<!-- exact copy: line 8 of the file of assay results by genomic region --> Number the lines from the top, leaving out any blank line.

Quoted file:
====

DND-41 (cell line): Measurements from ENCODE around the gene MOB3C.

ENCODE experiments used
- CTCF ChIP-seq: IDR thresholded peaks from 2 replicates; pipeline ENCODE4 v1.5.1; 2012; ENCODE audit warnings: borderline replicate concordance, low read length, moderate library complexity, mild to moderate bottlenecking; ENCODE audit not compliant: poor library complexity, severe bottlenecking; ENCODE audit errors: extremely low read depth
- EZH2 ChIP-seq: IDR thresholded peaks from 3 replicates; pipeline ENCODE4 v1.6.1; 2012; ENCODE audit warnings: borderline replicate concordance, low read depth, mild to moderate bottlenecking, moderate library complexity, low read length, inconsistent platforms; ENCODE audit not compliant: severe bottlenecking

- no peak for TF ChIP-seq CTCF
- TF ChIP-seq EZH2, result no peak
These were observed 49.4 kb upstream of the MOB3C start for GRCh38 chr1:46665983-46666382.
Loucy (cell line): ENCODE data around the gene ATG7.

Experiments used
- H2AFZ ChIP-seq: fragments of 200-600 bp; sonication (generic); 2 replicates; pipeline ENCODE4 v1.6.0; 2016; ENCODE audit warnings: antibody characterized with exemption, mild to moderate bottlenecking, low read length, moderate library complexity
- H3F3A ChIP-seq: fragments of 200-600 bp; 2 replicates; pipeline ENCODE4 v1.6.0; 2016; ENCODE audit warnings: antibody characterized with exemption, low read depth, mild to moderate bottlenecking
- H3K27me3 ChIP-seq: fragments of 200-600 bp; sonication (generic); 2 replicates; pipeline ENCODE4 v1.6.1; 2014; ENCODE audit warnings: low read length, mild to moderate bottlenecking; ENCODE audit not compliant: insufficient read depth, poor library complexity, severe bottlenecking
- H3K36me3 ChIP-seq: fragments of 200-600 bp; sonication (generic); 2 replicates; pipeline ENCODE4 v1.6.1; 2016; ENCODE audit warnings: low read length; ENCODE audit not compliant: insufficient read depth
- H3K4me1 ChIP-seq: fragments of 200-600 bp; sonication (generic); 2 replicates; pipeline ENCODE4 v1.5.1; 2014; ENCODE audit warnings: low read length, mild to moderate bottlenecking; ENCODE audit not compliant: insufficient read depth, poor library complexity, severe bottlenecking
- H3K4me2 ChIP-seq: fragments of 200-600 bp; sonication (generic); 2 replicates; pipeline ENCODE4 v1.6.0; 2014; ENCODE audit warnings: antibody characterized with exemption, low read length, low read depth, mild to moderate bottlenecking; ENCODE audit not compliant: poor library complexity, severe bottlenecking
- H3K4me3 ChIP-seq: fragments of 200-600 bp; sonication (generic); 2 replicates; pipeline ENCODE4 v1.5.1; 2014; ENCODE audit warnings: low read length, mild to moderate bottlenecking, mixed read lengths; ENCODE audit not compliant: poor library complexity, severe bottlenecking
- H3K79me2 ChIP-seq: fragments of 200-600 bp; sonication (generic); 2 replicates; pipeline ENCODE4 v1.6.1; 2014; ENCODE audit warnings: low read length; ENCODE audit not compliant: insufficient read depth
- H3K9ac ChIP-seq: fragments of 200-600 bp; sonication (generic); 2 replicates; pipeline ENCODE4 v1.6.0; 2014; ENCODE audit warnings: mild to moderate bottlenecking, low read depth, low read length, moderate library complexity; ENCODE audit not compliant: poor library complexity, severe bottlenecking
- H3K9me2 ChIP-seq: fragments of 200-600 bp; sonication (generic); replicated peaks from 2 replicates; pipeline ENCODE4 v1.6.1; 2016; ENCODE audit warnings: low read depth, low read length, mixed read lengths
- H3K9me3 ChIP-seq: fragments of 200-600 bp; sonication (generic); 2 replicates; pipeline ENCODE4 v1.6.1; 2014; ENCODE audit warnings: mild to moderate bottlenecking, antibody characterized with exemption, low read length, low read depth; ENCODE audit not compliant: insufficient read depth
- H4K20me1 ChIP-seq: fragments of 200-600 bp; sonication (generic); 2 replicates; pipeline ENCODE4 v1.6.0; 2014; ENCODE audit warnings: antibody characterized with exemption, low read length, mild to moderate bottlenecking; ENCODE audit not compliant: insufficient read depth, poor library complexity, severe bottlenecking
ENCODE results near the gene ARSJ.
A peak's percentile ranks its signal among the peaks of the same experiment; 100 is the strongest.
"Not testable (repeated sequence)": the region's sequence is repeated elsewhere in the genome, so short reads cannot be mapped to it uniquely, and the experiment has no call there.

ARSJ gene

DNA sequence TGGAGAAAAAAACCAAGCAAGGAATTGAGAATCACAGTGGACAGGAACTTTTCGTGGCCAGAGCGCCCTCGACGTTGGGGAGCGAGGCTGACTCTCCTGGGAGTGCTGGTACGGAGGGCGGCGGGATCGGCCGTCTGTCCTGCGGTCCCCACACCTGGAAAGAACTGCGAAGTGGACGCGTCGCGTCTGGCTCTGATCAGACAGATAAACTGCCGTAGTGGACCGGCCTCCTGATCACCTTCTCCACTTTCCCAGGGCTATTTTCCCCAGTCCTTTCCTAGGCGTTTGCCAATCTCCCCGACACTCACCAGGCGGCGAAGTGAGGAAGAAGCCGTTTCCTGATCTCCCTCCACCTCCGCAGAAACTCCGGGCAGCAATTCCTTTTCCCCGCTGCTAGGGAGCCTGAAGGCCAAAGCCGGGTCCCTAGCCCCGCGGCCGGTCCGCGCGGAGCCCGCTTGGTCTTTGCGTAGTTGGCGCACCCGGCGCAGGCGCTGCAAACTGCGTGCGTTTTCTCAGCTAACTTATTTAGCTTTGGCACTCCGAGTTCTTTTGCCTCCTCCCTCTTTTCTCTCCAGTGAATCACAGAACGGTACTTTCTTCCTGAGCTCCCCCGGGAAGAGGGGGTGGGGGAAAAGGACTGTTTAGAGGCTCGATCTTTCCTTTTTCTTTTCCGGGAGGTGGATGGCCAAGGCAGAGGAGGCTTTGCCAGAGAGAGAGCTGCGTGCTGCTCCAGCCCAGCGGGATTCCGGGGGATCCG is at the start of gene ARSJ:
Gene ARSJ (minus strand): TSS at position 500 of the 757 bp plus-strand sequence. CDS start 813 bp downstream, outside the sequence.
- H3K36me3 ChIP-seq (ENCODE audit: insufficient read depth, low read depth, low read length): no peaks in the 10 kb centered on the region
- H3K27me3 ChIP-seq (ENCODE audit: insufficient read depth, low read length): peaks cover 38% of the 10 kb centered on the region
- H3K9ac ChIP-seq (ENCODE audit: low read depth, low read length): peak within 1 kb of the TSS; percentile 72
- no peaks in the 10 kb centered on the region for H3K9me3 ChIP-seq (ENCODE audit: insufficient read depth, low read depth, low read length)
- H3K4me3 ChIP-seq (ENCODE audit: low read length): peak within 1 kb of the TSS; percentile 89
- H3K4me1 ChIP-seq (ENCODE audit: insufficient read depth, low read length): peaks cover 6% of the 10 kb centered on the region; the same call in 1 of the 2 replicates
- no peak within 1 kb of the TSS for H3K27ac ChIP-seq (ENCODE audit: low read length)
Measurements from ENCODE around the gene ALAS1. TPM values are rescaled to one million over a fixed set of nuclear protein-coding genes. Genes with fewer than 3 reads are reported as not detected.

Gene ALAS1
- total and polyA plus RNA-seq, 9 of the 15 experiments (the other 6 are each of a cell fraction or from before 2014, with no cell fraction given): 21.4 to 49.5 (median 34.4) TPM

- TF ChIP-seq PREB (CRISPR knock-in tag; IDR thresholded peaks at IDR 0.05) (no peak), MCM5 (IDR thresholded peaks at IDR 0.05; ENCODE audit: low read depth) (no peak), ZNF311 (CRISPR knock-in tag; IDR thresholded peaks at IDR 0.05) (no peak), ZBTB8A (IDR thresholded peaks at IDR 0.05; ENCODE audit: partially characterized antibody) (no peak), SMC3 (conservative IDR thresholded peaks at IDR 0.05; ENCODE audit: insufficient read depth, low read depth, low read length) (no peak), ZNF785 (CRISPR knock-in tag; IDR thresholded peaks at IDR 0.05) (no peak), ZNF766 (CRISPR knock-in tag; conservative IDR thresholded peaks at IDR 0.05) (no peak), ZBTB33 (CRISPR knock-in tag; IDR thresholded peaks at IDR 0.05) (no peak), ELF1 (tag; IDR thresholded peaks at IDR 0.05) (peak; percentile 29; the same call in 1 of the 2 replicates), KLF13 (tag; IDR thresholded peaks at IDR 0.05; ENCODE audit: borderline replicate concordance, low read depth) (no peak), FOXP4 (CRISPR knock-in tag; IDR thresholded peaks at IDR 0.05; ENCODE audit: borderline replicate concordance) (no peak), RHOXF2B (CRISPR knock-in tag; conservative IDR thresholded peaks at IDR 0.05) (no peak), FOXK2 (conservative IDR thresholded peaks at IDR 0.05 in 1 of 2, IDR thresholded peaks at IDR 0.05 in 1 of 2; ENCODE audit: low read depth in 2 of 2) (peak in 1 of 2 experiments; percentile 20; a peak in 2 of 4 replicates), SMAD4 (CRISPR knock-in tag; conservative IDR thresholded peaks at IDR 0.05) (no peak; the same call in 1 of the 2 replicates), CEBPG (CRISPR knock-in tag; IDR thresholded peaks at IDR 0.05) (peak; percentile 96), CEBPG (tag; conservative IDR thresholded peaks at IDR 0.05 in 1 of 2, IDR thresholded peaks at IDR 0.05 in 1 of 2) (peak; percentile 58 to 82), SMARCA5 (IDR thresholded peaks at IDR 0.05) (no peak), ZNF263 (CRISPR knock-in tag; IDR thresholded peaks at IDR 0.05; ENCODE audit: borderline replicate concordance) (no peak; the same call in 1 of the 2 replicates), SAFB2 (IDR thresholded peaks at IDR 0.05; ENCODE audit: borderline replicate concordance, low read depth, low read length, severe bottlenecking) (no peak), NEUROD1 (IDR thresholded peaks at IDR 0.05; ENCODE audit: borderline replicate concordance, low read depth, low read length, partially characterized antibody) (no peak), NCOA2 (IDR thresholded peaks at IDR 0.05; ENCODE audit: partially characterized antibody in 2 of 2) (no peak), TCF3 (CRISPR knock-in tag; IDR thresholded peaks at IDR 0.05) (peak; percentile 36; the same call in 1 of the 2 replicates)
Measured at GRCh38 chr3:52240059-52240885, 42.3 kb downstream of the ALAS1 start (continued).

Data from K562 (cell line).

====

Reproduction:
Loucy (cell line): ENCODE data around the gene ATG7.